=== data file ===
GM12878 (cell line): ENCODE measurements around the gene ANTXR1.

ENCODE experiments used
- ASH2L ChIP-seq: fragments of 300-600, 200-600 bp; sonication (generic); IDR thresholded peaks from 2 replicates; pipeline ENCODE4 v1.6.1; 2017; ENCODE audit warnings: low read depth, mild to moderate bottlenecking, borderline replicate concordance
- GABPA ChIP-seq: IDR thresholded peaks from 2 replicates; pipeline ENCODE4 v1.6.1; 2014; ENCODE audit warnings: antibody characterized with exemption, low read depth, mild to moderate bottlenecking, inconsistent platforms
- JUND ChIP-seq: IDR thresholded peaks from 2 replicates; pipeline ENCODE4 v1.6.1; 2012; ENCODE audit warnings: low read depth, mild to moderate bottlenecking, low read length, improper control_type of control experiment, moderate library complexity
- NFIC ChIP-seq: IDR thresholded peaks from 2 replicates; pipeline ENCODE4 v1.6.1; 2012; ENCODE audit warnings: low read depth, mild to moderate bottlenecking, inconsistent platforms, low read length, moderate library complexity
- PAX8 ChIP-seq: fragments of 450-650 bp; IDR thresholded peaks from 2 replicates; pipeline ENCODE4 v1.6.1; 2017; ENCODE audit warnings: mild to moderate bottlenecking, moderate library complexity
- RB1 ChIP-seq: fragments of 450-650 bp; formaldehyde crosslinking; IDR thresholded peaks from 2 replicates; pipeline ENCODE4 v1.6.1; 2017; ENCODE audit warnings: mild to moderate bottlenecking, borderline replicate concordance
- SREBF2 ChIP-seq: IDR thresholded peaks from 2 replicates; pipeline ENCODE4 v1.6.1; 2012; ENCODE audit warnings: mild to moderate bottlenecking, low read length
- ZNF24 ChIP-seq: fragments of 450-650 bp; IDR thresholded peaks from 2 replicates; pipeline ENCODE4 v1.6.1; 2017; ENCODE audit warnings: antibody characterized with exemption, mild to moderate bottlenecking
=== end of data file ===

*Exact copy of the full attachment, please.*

GM12878 (cell line): ENCODE measurements around the gene ANTXR1.

ENCODE experiments used
- ASH2L ChIP-seq: fragments of 300-600, 200-600 bp; sonication (generic); IDR thresholded peaks from 2 replicates; pipeline ENCODE4 v1.6.1; 2017; ENCODE audit warnings: low read depth, mild to moderate bottlenecking, borderline replicate concordance
- GABPA ChIP-seq: IDR thresholded peaks from 2 replicates; pipeline ENCODE4 v1.6.1; 2014; ENCODE audit warnings: antibody characterized with exemption, low read depth, mild to moderate bottlenecking, inconsistent platforms
- JUND ChIP-seq: IDR thresholded peaks from 2 replicates; pipeline ENCODE4 v1.6.1; 2012; ENCODE audit warnings: low read depth, mild to moderate bottlenecking, low read length, improper control_type of control experiment, moderate library complexity
- NFIC ChIP-seq: IDR thresholded peaks from 2 replicates; pipeline ENCODE4 v1.6.1; 2012; ENCODE audit warnings: low read depth, mild to moderate bottlenecking, inconsistent platforms, low read length, moderate library complexity
- PAX8 ChIP-seq: fragments of 450-650 bp; IDR thresholded peaks from 2 replicates; pipeline ENCODE4 v1.6.1; 2017; ENCODE audit warnings: mild to moderate bottlenecking, moderate library complexity
- RB1 ChIP-seq: fragments of 450-650 bp; formaldehyde crosslinking; IDR thresholded peaks from 2 replicates; pipeline ENCODE4 v1.6.1; 2017; ENCODE audit warnings: mild to moderate bottlenecking, borderline replicate concordance
- SREBF2 ChIP-seq: IDR thresholded peaks from 2 replicates; pipeline ENCODE4 v1.6.1; 2012; ENCODE audit warnings: mild to moderate bottlenecking, low read length
- ZNF24 ChIP-seq: fragments of 450-650 bp; IDR thresholded peaks from 2 replicates; pipeline ENCODE4 v1.6.1; 2017; ENCODE audit warnings: antibody characterized with exemption, mild to moderate bottlenecking